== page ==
Posts Tagged silver leaf
New colours to test! These are the three that I picked out first, pretty autumnal opaques.
Moccasin is the milky mocha brown, Autumn is the peach, and Eucalyptus is the muted green.
They don’t strike differently when making multiple spacers – all very uniform colours.
This Moccasin gremlin has a little bit of Autumn on the shoulder – I wanted to see how much they stood out against each other. Moccasin was nice and smooth to work with.
Autumn is a really lovely colour (there are not many opaque peaches!). It does have tiny micro-bubbles that come to the surface, pop, and leave little marks. These did not show up in the spacers, but do in the gremlin, particularly on the back. (There are a few on the front too but they are less obvious). The rod was also fairly shocky for me – it shot off a number of hollow cone shapes when returning the rod to the flame (rather than solid chunks, which is more usual).
Back showing pits from micro-bubbles.
Eucalyptus is a faded blue-tinged green. As a sculpture there’s a tiny bit of streaking in the colour on the flatter expanses, but not much at all.
I then made some rounds to test reactions. These are all over cores of Effetre 006 clear to make them go further. This pic has them in pairs, moccasin and autumn bases with the same treatment (apart from the rightmost two, which are moccasin bases with dots of autumn or eucalyptus).
Here are all the moccasin bases together.
1) Two wraps of fine silver wire. It has darkened where the wire has actually melted in, but not fumed the rest of the bead.
2) Copper green dots. They have a crisp line round the edges and the copper green itself has greyed up a little (haven’t soaked these in anything to remove it) but there’s not much else going on.
3) Covered in fine silver leaf! This has a greenish sheen.
4) Autumn dots. This has made some streaks in the moccasin underneath, otherwise clean dots.
5) Eucalyptus dots. Very smooth join between the colours – nothing has spread or shrunk.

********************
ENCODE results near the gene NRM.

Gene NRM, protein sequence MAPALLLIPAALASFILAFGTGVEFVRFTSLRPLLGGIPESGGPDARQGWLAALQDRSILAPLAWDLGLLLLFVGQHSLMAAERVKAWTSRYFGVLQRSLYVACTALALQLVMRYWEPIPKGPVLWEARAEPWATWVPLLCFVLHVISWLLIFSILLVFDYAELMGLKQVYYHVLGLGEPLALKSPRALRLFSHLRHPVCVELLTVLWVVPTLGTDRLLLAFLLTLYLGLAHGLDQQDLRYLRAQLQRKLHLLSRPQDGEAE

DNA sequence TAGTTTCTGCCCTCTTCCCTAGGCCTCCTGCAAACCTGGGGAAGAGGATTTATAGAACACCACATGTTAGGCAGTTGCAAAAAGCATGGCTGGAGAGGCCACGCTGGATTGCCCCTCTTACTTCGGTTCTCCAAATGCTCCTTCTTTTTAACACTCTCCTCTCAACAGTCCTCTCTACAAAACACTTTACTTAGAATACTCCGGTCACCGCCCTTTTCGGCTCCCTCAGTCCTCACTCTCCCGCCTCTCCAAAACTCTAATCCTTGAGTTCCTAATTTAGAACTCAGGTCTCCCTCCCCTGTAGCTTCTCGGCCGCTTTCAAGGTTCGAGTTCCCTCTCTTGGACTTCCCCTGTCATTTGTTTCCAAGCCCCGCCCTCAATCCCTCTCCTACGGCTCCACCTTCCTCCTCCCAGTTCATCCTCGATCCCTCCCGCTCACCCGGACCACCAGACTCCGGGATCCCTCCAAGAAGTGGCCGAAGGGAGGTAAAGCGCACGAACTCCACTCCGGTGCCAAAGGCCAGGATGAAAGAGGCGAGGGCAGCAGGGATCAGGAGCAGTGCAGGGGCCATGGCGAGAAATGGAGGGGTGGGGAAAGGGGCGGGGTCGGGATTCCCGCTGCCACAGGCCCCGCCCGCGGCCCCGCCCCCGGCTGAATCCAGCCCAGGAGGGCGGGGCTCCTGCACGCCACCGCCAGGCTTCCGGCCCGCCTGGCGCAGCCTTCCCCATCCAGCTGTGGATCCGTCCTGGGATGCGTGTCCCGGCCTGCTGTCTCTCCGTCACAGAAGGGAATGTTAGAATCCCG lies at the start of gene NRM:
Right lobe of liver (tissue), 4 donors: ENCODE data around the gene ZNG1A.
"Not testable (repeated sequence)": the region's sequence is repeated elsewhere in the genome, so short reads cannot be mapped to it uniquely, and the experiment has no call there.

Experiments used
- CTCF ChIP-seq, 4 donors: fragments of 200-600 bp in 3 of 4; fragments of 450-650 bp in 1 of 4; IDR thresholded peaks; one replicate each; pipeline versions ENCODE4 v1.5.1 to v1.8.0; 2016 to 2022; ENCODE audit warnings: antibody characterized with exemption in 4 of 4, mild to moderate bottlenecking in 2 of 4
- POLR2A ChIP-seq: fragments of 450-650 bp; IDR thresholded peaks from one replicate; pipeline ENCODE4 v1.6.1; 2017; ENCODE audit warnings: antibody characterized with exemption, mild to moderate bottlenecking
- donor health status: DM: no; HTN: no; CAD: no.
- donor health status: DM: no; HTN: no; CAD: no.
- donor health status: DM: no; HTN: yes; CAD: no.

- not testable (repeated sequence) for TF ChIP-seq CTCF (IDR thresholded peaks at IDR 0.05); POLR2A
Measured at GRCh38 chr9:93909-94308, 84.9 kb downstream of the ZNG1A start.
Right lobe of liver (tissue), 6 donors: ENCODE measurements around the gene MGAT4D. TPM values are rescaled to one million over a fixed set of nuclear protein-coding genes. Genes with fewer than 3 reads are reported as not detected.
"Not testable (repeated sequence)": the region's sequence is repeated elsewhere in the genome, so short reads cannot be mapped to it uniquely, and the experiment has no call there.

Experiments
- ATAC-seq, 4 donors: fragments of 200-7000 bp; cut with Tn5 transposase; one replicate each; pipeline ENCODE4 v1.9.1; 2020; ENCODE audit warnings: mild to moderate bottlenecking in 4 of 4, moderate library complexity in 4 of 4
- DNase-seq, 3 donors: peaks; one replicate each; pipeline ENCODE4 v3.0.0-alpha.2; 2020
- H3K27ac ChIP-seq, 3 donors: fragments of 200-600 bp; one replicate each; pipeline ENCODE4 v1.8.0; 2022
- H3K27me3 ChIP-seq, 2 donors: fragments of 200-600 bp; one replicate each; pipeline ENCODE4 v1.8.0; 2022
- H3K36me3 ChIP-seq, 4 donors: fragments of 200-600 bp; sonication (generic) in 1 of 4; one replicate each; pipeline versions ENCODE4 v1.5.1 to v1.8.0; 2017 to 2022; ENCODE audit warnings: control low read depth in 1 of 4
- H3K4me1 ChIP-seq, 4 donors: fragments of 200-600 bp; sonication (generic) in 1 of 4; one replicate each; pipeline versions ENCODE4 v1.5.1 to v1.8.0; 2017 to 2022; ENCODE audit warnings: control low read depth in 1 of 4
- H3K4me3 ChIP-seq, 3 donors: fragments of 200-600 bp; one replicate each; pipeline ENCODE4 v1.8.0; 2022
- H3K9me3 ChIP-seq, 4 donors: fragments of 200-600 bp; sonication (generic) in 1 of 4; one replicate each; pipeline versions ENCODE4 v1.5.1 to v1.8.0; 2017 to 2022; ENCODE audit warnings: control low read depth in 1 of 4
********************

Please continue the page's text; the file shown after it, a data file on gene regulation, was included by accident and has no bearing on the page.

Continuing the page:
The autumn bases:
1) Two wraps of silver wire. Again very little fuming.
2) Copper green dots. Same effect as moccasin.
3) Fine silver leaf – colour is brownish as expected.
So, moccasin and autumn are two fairly unreactive colours that keep their original look and smoothness most of the time. Should test for silver glass bases.
The last two are a pair of pretty transparents.
Ice Floe is a lovely pale icy blue. Gorgeous on its own in nuggets. The bead at the back has a base of Effetre clear, rolled in silver leaf and encased in Ice Floe – the silver’s definitely silver, so this could be a handy encasing colour to prevent it going gold. For the ribbed bead, I did a small core of Notos, which has lost most of the iridescence leaving a slightly aqua-tinged centre. Ice Floe did develop some trails of microbubbles in all these beads, but that’s less of a problem in a colour like this – they look watery not scummy. I don’t think I really noticed while making the beads, or I could have tried working it a little differently.
Trapeze is another dark lavender-alike… but this one looks and photographs as purple under halogens rather than blue! It does look *more* purple in sunlight, but it definitely colour-shifts far less than the others. So if that shift annoys you, this is a fab alternative. For the ribbed bead, I encased a base of Double Helix Psyche. That worked much better here than the last time I tried it!
So in sunlight it still has a lot more oomph… but if you weren’t looking at the two pics side-by-side like this, the above one still gives a better impression of the purple than the baby blue you get with dark lavender.
For these earrings, I used a pair of my lampwork headpins to make the entire earring.
These headpins were small golden brown leaf shapes on stainless steel. I added a pair of green Indian agate rondelles and some little lampwork cylinders with silver leaf melted in to them, gave the headpin a little spiral loop to secure the beads and formed the tail into a big rounded loop for the earwire. I left the stainless steel heat patinated from the kiln as it went better with the warm colours that way. (I could have given it a quick rub with micromesh to polish it back up). My stainless steel wire is 0.71mm so a little thinner than my usual 0.8mm earwires.